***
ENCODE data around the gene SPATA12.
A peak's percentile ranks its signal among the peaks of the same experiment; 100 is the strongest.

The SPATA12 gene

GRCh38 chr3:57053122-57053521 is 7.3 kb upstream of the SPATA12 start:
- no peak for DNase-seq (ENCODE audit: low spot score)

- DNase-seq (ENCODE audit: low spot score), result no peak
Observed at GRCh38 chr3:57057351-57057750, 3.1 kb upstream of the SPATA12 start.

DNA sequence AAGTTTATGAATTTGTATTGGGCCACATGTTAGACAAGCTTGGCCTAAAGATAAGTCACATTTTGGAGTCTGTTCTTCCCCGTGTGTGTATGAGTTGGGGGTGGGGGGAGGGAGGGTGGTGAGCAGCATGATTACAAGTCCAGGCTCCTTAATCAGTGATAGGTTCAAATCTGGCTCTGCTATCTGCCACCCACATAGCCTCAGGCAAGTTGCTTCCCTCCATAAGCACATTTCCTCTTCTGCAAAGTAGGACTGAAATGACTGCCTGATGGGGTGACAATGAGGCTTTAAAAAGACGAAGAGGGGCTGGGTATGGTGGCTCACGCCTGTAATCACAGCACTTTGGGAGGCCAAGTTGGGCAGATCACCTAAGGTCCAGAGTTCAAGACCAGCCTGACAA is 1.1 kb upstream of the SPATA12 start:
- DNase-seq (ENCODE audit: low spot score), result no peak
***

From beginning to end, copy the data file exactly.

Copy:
ENCODE data around the gene SPATA12.
A peak's percentile ranks its signal among the peaks of the same experiment; 100 is the strongest.

The SPATA12 gene

GRCh38 chr3:57053122-57053521 is 7.3 kb upstream of the SPATA12 start:
- no peak for DNase-seq (ENCODE audit: low spot score)

- DNase-seq (ENCODE audit: low spot score), result no peak
Observed at GRCh38 chr3:57057351-57057750, 3.1 kb upstream of the SPATA12 start.

DNA sequence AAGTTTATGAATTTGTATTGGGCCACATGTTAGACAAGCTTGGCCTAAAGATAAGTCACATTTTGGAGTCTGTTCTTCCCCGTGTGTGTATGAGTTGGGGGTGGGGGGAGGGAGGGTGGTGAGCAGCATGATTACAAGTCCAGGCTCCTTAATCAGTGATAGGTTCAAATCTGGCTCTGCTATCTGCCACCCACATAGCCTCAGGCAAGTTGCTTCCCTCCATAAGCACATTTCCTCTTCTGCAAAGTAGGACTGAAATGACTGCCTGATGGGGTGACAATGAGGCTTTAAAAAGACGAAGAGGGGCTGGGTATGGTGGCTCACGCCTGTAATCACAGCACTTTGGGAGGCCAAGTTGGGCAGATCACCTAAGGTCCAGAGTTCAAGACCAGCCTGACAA is 1.1 kb upstream of the SPATA12 start:
- DNase-seq (ENCODE audit: low spot score), result no peak